For an image to receive the coveted status of becoming an official emoji, it needs to satisfy multiple requirements set forth by the Unicode Consortium, the nonprofit that reviews all emoji applications.
Among the factors taken into account are: expected usage level, image distinctiveness, and compatibility with apps that regularly use emoji, such as Snapchat and Twitter. But it's also important that the emoji have references beyond its most literal meaning. The example that Unicode offers applicants is a shark, which can be used as the large saltwater fish, or, more creatively, to describe a card shark or loan shark. (Whether or not Unicode predicted how users would interpret the eggplant — which is, at heart, just a vegetable — is up for debate.)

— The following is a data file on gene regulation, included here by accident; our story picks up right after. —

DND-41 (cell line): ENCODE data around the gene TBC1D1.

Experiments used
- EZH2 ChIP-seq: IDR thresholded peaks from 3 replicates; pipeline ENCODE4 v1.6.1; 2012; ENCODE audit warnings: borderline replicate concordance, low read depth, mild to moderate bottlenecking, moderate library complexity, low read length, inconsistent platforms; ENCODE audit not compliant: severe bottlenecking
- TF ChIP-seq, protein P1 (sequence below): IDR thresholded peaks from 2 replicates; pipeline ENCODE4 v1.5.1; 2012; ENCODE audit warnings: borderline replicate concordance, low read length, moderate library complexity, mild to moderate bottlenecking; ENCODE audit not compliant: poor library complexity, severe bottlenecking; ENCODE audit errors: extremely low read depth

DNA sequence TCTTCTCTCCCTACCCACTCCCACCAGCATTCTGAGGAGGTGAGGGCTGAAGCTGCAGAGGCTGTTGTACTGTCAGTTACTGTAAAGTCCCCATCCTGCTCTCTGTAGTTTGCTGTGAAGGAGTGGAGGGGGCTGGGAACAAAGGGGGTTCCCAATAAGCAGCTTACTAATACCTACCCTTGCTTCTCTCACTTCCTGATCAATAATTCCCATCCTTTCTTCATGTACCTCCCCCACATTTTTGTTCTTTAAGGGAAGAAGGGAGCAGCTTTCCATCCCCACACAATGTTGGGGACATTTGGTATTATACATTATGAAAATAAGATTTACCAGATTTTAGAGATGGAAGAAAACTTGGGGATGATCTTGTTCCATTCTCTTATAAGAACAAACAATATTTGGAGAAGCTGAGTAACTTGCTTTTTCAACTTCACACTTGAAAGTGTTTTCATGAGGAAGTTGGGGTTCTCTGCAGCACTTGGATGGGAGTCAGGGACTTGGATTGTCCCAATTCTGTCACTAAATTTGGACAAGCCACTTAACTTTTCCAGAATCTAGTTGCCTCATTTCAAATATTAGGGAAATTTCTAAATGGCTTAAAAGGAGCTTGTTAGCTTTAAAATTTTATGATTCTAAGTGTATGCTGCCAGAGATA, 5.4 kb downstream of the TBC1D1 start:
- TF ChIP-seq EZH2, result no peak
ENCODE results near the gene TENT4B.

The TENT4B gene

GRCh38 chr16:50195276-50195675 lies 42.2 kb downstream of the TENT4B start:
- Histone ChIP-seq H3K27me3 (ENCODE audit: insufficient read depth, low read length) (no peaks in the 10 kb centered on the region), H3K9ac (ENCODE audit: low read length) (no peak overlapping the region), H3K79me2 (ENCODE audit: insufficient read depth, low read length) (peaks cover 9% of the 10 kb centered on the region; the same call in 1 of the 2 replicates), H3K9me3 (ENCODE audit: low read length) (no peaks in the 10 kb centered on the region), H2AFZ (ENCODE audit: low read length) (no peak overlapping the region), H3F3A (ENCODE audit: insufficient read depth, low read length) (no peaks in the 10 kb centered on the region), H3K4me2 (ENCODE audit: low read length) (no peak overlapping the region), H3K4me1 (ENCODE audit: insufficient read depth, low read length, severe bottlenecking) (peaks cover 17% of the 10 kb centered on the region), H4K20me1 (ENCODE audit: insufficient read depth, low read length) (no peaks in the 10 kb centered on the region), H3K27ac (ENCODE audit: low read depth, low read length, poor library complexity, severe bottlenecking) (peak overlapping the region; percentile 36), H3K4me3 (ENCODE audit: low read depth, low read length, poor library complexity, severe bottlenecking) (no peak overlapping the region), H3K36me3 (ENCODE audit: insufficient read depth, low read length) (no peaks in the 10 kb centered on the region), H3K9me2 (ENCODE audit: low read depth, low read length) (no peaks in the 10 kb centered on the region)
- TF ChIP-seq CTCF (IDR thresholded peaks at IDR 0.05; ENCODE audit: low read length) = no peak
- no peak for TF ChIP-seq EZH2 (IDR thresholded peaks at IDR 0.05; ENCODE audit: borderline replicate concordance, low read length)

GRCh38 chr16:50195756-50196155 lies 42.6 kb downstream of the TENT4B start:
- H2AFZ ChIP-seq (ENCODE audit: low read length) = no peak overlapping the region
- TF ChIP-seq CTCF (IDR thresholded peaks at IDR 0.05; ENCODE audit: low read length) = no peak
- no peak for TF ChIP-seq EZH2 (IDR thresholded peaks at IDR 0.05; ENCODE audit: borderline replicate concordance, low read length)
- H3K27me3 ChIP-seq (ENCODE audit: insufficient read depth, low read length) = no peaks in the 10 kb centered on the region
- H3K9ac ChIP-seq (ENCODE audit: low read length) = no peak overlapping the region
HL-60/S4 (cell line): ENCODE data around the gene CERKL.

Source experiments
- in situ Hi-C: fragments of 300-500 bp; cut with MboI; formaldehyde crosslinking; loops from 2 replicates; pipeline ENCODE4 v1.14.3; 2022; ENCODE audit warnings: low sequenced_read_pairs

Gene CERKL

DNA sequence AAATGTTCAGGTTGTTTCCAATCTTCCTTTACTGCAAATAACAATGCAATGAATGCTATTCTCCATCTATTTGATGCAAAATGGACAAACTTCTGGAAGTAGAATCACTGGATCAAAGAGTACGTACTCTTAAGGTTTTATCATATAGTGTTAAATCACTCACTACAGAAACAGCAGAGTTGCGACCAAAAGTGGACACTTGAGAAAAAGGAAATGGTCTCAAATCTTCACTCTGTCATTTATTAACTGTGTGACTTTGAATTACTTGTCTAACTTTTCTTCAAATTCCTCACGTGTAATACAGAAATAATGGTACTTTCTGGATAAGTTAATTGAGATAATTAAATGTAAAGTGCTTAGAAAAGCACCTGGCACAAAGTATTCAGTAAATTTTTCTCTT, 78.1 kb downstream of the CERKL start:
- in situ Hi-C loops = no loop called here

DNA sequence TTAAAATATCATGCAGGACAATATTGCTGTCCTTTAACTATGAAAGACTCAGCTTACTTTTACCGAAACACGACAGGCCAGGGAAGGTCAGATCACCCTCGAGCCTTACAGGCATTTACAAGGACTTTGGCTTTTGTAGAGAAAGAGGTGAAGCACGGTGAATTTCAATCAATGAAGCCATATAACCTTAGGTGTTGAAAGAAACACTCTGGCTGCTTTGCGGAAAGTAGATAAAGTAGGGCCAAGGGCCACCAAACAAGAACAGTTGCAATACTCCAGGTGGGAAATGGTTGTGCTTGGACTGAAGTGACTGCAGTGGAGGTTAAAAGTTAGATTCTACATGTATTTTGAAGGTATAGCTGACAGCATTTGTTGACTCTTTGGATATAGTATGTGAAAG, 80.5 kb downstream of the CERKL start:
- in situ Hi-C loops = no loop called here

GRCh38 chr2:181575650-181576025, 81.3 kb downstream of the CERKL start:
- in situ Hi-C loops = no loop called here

But beyond metaphorical meanings, there are also the emoji that we think mean one thing, but were actually intended for other uses. The peace sign? Nope, it isn't actually a peace sign. The angry face blowing steam? Nope, it isn't actually angry.